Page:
Lax photo permissions on iOS, Android may lead to FTC investigation

By on March 5, 2012, 6:30 PM

Just last week, the New York Times discovered that iOS apps can silently access and copy photos from a user's photo library to a remote server with little to stand in the way. As it turns out though, it's not just iOS this time -- Android apps can do it too and perhaps even more easily than their iOS counterparts. 

In light of this discovery, U.S. Senator, Chuck Schumer (NY - D), issued a statement on Sunday where he described the lack of security as "disturbing" and "potentially unfair". The senator has called on the FTC to investigate both Apple and Google. Schumer has asked specifically for a comprehensive investigation to explicitly determine whether or not copying or distributing personal information from a user's phone without their consent constitutes an unfair or deceptive trade practice.

"When someone takes a private photo, on a private cell phone, it should remain just that: private," said Schumer. "Smartphone developers have an obligation to protect the private content of their users and not allow them to be veritable treasure troves of private, personal information that can then be uploaded and distributed without the consumer’s consent."


A couple weeks prior to this latest privacy faux pas, Apple was lambasted for allowing apps to silently access, copy and upload users' contacts to a remote server. This alarming privacy blunder was brought to light by a developer who took a very close look at Path, a popular photo-sharing app. He inadvertently discovered that Path was uploading contacts to their servers without any indications or warnings. Not surprisingly, other apps are doing it too.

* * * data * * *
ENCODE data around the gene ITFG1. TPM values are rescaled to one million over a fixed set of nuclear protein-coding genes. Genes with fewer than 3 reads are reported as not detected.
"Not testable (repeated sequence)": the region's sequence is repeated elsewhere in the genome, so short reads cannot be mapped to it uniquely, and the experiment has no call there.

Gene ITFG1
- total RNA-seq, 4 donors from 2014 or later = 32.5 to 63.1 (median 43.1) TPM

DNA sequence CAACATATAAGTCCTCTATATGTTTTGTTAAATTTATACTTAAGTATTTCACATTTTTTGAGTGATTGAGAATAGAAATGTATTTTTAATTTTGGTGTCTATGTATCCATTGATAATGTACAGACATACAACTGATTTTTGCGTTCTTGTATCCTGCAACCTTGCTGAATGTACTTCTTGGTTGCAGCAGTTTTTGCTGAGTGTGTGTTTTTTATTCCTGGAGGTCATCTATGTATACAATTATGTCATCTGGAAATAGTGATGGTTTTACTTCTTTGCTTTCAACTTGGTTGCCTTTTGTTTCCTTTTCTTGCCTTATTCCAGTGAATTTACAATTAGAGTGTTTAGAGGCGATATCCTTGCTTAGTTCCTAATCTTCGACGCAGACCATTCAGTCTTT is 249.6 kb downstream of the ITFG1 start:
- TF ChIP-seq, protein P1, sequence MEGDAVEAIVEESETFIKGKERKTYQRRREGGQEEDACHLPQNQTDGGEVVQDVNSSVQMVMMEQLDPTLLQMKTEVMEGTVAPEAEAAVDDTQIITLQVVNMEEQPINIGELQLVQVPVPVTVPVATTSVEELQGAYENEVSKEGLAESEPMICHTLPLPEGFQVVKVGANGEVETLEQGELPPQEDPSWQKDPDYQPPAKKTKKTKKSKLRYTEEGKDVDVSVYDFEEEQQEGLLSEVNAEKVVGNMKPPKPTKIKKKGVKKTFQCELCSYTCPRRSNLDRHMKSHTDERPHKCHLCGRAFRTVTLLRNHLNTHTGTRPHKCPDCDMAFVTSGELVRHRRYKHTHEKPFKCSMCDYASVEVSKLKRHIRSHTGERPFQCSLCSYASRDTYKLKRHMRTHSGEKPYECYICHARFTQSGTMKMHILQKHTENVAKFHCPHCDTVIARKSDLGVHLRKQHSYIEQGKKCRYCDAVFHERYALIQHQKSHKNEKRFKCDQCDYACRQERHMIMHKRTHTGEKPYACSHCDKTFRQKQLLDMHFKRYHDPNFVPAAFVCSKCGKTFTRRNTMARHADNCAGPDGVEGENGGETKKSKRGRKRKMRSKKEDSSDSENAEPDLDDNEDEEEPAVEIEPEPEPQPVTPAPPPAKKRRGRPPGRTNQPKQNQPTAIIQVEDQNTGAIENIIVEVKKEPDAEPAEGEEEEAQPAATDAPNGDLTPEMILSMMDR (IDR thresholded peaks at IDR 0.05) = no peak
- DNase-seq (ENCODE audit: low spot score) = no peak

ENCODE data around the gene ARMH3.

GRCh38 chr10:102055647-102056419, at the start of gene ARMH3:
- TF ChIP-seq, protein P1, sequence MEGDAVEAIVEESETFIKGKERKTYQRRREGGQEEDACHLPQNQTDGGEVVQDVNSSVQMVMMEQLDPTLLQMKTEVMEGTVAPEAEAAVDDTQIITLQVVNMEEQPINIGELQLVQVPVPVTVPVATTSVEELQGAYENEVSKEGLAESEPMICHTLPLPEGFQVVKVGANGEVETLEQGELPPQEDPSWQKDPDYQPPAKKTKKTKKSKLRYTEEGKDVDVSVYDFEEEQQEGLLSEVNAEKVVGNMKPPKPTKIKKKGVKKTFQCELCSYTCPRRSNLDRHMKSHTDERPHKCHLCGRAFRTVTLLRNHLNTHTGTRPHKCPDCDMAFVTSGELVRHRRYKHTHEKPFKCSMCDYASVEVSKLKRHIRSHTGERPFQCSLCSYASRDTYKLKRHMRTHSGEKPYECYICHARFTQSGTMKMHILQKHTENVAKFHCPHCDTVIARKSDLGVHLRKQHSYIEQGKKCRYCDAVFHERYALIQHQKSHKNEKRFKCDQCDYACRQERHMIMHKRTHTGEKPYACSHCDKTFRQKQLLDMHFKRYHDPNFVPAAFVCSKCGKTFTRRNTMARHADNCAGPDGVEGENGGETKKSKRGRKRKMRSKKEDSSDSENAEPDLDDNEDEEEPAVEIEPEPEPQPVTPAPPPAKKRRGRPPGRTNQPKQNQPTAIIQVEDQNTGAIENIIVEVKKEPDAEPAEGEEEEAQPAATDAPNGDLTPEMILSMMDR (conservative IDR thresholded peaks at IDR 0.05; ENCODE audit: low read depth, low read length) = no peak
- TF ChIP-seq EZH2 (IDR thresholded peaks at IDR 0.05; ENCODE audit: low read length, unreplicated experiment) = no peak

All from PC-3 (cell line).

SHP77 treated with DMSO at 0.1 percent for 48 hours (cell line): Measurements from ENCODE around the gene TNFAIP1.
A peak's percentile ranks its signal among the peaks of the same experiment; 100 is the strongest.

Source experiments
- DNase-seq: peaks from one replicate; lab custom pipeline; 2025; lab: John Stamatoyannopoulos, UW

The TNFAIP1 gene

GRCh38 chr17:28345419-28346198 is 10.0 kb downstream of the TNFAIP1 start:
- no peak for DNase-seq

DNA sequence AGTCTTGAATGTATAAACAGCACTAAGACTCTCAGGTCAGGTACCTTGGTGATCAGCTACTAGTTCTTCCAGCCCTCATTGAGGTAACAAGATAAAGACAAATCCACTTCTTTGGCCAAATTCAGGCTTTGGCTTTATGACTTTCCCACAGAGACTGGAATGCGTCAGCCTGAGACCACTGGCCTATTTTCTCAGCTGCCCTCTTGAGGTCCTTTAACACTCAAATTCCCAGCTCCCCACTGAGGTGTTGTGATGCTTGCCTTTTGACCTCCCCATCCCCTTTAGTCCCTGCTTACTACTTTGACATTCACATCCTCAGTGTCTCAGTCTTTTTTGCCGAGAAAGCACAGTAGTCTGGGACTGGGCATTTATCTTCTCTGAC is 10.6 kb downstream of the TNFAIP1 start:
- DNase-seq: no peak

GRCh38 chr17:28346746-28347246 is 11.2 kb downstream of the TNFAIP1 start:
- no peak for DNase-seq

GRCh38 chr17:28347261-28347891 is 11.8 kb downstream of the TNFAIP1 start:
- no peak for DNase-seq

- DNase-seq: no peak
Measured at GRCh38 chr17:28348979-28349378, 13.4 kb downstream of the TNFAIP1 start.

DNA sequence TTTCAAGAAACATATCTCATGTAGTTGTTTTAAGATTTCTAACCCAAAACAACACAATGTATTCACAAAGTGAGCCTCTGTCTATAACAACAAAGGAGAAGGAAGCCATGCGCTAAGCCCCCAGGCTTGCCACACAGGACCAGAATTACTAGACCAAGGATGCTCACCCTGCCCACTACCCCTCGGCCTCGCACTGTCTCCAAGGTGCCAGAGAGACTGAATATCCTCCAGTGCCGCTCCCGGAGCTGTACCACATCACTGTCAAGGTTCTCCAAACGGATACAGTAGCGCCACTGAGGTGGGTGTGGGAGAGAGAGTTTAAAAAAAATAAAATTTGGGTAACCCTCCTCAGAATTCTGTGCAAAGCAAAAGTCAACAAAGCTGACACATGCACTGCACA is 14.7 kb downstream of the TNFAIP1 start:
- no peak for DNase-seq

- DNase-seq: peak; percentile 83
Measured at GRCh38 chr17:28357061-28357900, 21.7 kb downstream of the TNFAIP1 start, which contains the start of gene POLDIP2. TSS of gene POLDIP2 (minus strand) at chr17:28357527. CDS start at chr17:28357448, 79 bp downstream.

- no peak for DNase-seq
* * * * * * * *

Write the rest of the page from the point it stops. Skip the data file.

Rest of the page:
As for Android, users were at least offered a warning during install time, but this rudimentary barrier isn't sufficient for most users.

Apple issued a response in the following weeks that it would resolve this issue in a future update.

The new issue is very similar to the contact list debacle, only this time it involves photos. With iOS this time, users are protected up until they allow the app access to location data services. It's unintuitive from a security standpoint, but it does provide some sort of barrier for apps that users don't completely and totally trust.

If you're an Android user though, any Internet-enabled app has full read access to your photo library and can upload your photos to a third party server without any additional warnings. Schumer believes this is a scary thing and perhaps rightfully so.

According to reports by independent technologists, two separate loopholes, one in the Apple operating system and one in the Android operating system, allow apps to gather users’ photos. In the case of Apple, if a user allows the application to use location data, which is used for GPS-based applications, they also allow access to the user’s photo and video files that can be uploaded to outside servers. In the case of Android-based applications, the user only needs to allow the application to use Internet services as part of the app for third parties to gain access to photo albums.

Although many would agree that the contents of our phones should be private, do such issues truly fall under the realm of the Federal Trade Commission?

Schumer's invocation of the FTC may actually be more for purposes of expediency than anything. Judicial determinations can take a very long time but the FTC has the power to act in relatively short amount of time. By appealing to the FTC, the senator may have lit a fire under Google and Apple, prompting them to act more quickly.

Interestingly, we see multi-national companies appeal to the FTC frequently, rather than courts, in order to resolve intellectual property disputes for this very reason.